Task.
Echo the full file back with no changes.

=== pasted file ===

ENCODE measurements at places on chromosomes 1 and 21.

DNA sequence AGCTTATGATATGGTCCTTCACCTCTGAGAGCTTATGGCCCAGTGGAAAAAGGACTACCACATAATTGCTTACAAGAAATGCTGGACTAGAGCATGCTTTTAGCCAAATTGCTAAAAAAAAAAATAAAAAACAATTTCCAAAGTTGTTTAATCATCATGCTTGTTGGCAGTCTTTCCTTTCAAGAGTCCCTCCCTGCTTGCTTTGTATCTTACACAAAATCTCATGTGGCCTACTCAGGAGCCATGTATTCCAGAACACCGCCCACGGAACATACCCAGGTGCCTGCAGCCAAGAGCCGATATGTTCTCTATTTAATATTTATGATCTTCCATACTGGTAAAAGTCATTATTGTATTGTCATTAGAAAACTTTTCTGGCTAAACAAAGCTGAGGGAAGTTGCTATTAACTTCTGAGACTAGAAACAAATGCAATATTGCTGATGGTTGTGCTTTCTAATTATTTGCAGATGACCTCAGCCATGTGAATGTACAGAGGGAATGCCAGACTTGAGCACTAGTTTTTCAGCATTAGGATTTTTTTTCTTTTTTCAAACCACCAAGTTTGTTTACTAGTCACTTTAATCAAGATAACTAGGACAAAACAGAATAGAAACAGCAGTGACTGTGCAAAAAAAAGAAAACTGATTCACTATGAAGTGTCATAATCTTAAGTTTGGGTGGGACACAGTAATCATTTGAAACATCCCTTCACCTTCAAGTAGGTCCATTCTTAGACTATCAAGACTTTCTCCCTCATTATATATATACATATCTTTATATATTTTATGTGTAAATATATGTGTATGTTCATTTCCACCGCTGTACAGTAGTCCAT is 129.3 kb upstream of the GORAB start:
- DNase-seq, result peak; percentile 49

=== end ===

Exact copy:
ENCODE measurements at places on chromosomes 1 and 21.

DNA sequence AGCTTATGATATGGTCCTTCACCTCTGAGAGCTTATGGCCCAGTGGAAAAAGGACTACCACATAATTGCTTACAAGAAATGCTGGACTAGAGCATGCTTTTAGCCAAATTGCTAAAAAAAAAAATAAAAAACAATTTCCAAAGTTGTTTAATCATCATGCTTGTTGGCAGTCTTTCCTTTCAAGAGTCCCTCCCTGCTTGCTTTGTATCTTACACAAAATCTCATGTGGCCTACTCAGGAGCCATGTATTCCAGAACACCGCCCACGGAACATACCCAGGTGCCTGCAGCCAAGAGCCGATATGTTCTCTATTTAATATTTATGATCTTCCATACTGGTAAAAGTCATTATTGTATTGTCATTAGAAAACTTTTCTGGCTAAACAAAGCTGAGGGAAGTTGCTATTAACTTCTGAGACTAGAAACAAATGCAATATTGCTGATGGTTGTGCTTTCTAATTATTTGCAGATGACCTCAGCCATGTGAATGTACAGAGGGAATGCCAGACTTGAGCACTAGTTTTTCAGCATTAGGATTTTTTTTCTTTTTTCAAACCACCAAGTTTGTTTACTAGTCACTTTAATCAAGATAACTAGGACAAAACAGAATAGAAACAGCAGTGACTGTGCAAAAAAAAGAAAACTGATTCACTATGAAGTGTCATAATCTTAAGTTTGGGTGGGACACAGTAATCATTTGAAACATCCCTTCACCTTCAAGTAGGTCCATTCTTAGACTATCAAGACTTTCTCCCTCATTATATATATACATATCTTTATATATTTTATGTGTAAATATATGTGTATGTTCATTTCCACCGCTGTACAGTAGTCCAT is 129.3 kb upstream of the GORAB start:
- DNase-seq, result peak; percentile 49